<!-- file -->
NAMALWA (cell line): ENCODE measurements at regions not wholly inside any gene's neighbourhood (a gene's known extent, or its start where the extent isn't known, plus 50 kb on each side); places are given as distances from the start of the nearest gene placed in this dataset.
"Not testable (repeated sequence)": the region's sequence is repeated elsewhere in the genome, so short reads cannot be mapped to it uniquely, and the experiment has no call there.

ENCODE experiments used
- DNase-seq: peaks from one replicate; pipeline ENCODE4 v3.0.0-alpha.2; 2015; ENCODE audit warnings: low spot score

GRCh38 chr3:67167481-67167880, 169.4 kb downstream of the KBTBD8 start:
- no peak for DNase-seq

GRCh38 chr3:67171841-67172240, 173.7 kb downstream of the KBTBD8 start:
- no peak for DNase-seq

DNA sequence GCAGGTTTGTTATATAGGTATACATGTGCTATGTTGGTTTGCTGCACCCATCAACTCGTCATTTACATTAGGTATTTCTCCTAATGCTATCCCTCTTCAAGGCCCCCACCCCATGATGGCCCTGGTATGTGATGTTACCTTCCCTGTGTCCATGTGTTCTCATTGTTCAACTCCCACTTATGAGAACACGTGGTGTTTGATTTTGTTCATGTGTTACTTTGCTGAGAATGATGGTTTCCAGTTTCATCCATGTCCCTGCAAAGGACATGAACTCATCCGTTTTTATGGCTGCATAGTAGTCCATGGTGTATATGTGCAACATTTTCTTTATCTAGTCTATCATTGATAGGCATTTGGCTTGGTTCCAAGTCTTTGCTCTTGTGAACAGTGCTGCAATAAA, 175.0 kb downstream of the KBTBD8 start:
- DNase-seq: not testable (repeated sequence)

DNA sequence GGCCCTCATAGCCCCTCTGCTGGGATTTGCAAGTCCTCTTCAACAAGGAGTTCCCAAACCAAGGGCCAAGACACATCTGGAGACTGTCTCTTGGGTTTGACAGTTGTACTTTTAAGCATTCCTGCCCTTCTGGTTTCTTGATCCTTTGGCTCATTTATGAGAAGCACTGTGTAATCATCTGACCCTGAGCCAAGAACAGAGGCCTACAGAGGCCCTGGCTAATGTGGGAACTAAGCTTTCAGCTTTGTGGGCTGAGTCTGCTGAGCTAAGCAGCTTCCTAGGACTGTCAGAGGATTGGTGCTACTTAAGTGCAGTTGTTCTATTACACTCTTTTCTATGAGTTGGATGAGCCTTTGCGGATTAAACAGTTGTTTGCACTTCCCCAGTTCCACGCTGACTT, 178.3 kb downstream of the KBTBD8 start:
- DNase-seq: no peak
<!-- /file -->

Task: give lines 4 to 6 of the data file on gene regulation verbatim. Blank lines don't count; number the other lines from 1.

- DNase-seq: peaks from one replicate; pipeline ENCODE4 v3.0.0-alpha.2; 2015; ENCODE audit warnings: low spot score

GRCh38 chr3:67167481-67167880, 169.4 kb downstream of the KBTBD8 start:
- no peak for DNase-seq